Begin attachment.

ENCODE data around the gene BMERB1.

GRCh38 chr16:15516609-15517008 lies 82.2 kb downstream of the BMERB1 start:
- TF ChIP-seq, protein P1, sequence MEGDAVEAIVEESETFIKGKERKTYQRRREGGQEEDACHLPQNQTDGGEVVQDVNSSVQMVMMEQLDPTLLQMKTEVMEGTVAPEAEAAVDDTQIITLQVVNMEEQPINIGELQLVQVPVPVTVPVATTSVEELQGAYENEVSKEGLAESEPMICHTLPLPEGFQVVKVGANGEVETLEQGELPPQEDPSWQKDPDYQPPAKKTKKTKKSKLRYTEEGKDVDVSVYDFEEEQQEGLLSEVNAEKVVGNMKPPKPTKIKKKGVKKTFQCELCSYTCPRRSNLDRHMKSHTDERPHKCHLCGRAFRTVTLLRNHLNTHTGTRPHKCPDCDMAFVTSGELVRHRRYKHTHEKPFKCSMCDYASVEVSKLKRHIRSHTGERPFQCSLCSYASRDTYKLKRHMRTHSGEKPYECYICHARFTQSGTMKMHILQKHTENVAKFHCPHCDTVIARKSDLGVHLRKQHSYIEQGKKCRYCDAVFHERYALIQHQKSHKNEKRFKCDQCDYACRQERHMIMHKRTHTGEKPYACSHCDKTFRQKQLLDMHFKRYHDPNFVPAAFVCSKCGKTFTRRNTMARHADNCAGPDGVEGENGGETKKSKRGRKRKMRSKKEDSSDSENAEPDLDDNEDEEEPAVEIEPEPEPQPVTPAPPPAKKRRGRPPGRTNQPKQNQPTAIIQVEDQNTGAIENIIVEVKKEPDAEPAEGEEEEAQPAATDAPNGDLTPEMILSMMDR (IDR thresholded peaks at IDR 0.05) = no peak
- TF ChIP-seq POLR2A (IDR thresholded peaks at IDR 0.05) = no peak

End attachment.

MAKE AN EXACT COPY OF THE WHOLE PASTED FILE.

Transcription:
ENCODE data around the gene BMERB1.

GRCh38 chr16:15516609-15517008 lies 82.2 kb downstream of the BMERB1 start:
- TF ChIP-seq, protein P1, sequence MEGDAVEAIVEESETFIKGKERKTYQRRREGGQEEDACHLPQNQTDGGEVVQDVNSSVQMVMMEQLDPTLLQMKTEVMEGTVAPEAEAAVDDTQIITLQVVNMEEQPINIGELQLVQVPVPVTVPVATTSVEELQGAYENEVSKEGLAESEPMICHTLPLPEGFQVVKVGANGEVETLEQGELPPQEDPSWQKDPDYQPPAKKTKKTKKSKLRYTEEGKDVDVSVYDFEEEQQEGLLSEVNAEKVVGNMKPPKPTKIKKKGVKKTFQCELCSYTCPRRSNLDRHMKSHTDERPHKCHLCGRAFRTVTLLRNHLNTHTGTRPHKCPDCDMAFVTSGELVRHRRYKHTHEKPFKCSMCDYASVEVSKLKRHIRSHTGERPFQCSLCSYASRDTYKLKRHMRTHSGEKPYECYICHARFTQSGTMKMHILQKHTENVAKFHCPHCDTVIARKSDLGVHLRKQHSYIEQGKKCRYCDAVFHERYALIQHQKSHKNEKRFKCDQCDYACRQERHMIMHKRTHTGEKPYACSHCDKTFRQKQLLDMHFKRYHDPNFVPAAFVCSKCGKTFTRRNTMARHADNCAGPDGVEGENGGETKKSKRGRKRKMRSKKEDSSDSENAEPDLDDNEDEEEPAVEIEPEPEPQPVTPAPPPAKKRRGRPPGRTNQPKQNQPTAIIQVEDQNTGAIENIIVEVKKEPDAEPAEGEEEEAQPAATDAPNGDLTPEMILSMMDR (IDR thresholded peaks at IDR 0.05) = no peak
- TF ChIP-seq POLR2A (IDR thresholded peaks at IDR 0.05) = no peak